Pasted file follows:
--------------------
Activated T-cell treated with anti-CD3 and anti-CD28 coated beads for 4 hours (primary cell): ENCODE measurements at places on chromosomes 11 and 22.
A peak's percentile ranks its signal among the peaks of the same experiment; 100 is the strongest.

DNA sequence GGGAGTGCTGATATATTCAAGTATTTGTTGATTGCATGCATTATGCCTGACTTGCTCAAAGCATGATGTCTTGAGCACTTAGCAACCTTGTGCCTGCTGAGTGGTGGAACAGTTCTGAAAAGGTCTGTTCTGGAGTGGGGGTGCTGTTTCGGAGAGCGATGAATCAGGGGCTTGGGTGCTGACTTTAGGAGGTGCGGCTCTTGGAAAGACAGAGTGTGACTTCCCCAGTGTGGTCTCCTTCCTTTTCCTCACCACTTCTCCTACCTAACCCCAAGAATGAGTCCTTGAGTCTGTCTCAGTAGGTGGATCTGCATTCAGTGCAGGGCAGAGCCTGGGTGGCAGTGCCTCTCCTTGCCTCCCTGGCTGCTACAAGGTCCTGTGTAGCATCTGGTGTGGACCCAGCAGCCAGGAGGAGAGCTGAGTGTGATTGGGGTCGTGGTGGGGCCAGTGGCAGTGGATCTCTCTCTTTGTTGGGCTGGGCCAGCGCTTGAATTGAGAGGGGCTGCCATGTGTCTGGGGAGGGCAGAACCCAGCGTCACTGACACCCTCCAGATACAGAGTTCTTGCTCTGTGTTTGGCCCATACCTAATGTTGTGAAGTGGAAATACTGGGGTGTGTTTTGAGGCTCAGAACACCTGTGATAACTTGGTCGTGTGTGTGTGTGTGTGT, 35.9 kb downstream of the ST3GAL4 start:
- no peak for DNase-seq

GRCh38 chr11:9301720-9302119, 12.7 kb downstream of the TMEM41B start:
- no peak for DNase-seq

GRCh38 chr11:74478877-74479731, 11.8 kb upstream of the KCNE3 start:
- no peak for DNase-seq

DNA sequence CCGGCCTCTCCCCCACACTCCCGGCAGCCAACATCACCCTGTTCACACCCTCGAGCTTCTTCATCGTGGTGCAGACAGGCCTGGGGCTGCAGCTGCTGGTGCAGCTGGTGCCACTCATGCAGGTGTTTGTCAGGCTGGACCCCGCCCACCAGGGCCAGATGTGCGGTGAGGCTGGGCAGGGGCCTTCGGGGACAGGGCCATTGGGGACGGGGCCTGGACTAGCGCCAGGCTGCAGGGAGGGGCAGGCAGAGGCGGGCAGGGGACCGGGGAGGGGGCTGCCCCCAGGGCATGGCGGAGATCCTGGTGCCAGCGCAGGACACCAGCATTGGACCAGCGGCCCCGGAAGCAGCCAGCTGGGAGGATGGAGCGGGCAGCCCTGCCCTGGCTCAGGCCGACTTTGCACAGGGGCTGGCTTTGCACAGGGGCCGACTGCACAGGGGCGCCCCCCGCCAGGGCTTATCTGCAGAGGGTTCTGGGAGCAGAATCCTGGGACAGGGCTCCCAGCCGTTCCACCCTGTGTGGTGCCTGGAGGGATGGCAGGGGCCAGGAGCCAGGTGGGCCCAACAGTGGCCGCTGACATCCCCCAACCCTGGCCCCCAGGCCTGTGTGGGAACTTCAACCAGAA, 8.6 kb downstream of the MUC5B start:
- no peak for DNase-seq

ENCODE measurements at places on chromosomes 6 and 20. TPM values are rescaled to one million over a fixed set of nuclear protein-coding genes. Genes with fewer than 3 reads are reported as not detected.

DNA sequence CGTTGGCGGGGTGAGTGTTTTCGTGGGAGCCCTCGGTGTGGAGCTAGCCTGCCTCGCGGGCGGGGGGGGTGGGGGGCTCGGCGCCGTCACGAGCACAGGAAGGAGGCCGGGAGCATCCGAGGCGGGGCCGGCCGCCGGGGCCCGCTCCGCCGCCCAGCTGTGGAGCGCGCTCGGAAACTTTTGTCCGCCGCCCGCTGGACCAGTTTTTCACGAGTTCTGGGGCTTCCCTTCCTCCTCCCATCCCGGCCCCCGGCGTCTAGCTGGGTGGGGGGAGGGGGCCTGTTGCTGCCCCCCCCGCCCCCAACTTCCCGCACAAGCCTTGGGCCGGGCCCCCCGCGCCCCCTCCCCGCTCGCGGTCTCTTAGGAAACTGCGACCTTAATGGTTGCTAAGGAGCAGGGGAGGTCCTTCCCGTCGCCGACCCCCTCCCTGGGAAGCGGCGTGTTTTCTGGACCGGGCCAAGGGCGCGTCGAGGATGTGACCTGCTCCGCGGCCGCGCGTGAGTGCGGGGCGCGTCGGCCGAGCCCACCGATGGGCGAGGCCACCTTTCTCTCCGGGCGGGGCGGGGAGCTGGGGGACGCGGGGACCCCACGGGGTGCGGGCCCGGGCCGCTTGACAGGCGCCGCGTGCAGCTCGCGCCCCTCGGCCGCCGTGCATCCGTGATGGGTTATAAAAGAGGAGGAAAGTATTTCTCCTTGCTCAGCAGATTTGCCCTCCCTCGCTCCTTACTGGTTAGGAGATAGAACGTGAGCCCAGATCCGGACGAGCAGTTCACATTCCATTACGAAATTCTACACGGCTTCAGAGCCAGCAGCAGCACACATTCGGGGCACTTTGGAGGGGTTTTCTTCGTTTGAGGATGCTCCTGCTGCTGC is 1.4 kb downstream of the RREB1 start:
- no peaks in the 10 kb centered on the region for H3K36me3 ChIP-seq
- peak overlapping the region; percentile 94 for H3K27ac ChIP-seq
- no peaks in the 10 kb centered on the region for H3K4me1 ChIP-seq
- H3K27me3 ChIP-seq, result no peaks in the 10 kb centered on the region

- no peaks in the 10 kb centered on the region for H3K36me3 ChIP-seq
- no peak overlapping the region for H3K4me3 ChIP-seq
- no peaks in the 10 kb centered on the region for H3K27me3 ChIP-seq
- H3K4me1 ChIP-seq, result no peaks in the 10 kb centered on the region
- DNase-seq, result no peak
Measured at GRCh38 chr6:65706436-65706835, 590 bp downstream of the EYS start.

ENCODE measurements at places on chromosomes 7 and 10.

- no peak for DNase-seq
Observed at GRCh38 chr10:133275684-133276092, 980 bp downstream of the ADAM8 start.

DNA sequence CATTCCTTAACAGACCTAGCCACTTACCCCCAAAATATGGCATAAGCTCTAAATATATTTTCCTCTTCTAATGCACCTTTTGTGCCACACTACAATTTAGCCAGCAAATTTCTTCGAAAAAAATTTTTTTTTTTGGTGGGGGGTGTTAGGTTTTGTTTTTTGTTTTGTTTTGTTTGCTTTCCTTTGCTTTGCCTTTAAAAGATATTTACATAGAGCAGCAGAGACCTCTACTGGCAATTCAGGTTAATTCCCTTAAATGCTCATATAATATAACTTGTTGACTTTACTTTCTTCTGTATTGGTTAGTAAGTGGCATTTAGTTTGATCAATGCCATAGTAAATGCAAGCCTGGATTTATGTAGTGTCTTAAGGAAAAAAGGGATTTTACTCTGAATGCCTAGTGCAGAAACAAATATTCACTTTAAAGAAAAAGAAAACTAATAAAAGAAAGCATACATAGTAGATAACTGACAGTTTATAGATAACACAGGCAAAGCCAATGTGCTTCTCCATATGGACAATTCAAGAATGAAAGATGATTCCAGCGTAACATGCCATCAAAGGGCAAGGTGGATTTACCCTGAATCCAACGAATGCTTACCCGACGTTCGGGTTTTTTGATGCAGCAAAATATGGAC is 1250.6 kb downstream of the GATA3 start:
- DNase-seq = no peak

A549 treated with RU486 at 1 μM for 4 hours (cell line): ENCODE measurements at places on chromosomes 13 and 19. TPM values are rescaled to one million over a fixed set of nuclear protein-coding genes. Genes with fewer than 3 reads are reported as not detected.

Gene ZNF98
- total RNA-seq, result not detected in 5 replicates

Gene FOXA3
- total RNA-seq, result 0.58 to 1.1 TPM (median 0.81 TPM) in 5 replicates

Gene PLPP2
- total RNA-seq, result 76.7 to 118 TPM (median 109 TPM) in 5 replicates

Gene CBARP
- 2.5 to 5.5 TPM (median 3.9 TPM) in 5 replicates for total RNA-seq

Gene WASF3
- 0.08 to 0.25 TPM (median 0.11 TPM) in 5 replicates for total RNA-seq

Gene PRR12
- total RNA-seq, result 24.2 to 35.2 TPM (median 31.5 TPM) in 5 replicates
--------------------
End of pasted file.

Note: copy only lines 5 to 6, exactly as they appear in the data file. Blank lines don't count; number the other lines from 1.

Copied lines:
GRCh38 chr11:9301720-9302119, 12.7 kb downstream of the TMEM41B start:
- no peak for DNase-seq